A former superintendent is suing the Apache Junction Unified School District over breach of contract, seeking $250,000 in compensation.
The complaint was filed March 30 with the clerk of the Pinal County Superior Court by Dennis K. Burke, Mark S. Kokanovich and Jillian L. Andrews of Ballard Spahr LLP on behalf of Dr. Chad Wilson, now superintendent of the East Valley Institute of Technology.
The complaint, a copy of which was emailed to Independent Newsmedia by Barrett Marson of Marson Media, is seeking:
Wilson spent 17 years with AJUSD, the last eight — 2009 to 2017 — as superintendent.
He was hired as an assistant superintendent at EVIT, a public career technical education district that provides career training to high school students and adults in 11 East Valley communities, including Apache Junction, Mesa and Queen Creek. In 2019 he was promoted to interim superintendent and later that year as superintendent.
In January 2020, the Arizona Attorney General’s Office agreed to dismiss without prejudice charges against Wilson. An Arizona State Grand Jury in 2019 had accused Wilson of theft, a class 2 felony, and three counts of misuse of public monies, class 4 felonies, according to an Arizona Superior Court indictment at the time. He had been accused of misusing public funds while at AJUSD, including authorizing performance pay (May 1, 2012-May 31, 2016), professional-development instruction compensation (Nov. 1, 2015-April 30, 2017) and paying for athletic-event attendance (Sept. 1, 2015-July 31, 2016) — all for district administrators — without AJUSD Governing Board approval, according to the indictment.
Three years prior to the indictment and subsequent dismissal of the charges — in December 2016 — the AJUSD Governing Board entered into a settlement agreement with Wilson to discontinue his employment a year early, effective June 30, 2017.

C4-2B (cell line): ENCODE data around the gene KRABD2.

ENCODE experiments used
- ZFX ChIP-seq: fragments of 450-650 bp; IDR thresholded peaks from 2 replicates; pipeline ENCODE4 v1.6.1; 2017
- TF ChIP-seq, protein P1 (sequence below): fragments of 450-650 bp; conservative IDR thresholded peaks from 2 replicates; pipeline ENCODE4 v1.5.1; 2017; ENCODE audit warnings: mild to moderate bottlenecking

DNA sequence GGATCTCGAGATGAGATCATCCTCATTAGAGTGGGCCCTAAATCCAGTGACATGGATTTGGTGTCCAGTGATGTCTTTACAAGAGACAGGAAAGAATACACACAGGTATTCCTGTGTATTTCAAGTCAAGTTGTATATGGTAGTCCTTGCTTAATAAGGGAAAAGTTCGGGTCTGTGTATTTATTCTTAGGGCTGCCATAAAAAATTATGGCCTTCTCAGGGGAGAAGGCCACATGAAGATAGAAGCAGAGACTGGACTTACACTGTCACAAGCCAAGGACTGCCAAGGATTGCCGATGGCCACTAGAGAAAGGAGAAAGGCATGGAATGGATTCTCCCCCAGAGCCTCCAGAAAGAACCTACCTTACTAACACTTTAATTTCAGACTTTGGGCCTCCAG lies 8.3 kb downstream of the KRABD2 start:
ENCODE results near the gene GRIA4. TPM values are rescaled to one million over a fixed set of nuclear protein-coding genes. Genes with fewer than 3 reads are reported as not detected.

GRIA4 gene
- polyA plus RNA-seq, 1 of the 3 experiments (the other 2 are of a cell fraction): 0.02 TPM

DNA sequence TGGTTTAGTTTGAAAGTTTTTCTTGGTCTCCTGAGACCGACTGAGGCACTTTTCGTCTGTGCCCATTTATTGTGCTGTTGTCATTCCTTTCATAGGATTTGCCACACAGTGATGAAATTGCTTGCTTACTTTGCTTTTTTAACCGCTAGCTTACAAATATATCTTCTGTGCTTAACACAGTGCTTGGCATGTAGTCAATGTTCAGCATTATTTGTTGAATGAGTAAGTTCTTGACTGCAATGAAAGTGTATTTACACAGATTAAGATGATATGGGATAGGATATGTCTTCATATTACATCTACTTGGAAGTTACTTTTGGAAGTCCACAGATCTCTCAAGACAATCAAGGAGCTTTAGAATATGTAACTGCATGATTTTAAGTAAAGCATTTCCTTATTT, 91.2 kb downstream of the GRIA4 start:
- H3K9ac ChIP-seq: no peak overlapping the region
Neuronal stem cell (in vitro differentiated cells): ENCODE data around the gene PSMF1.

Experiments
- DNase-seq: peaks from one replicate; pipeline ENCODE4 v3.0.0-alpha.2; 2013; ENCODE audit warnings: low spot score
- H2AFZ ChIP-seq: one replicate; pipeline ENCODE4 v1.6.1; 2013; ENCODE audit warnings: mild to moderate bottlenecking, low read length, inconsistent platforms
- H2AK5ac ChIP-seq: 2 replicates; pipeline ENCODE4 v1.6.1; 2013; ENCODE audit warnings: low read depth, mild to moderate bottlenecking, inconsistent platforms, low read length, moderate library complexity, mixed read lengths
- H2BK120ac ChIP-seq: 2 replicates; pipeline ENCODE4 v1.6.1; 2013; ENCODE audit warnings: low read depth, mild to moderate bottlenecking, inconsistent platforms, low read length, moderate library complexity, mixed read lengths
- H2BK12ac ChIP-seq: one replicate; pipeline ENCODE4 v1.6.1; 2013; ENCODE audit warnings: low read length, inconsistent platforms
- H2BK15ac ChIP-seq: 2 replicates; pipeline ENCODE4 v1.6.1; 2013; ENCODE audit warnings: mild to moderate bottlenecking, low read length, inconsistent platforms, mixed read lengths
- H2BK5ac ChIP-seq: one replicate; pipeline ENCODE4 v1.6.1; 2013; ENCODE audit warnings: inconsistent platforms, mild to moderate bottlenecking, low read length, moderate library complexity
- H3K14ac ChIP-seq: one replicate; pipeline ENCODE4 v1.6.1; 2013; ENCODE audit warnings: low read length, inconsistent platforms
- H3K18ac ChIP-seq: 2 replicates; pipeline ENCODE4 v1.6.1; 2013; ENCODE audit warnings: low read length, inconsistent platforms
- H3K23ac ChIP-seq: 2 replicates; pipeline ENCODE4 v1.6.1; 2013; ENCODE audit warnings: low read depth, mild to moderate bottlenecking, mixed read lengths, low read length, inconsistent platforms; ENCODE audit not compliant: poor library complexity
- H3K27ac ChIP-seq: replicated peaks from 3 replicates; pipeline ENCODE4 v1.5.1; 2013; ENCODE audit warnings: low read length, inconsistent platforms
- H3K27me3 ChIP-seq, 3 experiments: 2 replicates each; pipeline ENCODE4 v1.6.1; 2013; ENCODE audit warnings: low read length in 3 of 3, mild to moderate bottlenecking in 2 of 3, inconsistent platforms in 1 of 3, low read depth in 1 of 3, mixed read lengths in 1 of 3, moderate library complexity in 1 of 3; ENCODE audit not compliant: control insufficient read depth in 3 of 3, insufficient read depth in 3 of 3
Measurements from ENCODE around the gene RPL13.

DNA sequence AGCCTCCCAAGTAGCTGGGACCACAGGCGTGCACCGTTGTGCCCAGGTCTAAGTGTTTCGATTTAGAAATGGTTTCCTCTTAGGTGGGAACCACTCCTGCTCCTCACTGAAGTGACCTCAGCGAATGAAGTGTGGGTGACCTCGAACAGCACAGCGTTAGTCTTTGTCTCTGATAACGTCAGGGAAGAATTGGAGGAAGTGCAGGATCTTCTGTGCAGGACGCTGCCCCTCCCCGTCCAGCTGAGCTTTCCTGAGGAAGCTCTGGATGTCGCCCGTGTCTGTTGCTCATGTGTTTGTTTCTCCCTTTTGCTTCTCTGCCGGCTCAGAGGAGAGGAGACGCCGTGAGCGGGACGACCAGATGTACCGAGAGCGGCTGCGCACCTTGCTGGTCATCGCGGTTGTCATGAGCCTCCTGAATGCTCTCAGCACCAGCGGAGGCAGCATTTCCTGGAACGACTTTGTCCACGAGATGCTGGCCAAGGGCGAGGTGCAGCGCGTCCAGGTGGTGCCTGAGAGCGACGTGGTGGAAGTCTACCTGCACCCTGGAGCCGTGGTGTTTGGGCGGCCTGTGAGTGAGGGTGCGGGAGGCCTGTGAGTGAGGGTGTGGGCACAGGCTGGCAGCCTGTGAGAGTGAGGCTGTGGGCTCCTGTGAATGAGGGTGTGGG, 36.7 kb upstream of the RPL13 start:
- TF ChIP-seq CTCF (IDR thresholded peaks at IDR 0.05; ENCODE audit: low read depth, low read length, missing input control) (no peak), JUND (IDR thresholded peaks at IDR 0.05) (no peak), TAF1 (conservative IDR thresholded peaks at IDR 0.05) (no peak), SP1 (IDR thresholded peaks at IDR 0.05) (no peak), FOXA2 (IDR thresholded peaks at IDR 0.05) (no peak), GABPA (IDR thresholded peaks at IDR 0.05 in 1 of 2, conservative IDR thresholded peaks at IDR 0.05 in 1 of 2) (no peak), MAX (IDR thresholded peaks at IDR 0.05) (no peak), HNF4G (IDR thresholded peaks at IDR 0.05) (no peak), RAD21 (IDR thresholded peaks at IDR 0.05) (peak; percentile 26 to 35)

The agreement required Wilson to submit a letter of resignation, after which he would continue to receive compensation for the remainder of his employment contract, through June 30, 2018, the complaint filed with Pinal County Superior Court states.
In May 2017, Wilson began a dialogue with the board about the approval process of certain defined and limited benefits provided to administrators. Wilson noted any and all benefits provided to administrators were indeed approved by the board in their approval of the budget, continuing a process that was instituted by Wilson’s predecessor.
The board retroactively requested that any such benefits be delineated specifically by line, the complaint states.
“Because of this difference in opinion, the board directed the district counsel to draft a preliminary statement of charges concerning Dr. Wilson. This statement of charges was never brought to a public vote but was instead shared with Dr. Wilson as a method to negotiate a severance agreement and for leverage in such negotiations,” the complaint states.
On May 15, 2017, outside counsel for the district sent a letter to Wilson with the stated purpose of providing him “an opportunity to work in collaboration with the board to sever the employment relationship without the need for legal action,” it states.
At a meeting on June 26, 2017, the governing board approved a severance agreement with Wilson in which he agreed to voluntarily forgo salary due to him and the district released any and all claims it may have against Dr. Wilson, according to the complaint.
“The executed severance agreement contained: 1) a restriction on disparaging the other party; 2) standards for professional references, including incorporating by reference a glowing letter by the board of Dr. Wilson’s performance as superintendent for the district; 3) a restriction on initiating claims, lawsuits or any other legal proceeding against the other; 4) and a release of claims by the employer,” it states.
The complaint filed with the Pinal County Superior Court alleges an AJUSD governing board member “viciously disparaged Dr. Wilson and wrongfully implied that because she dissented from the board’s assent to the severance agreement, she could not only ignore it, but defy it” and “proceeded to lobby and mislead an Arizona state senator to seek an investigation of Dr. Wilson’s tenure at the district, a direct breach of the district’s agreement with Dr. Wilson.”
Later, the complaint states, “Dr. Wilson underwent the most harrowing experience any innocent person can be forced to weather — being charged of criminal offenses for doing his job. The district did this to Dr. Wilson in direct violation of its contractual obligations” and “After expending considerable financial resources and untold hours of distraction, Dr. Wilson was relieved of his nightmare when the Arizona Attorney General’s Office agreed to drop the charges against him.”
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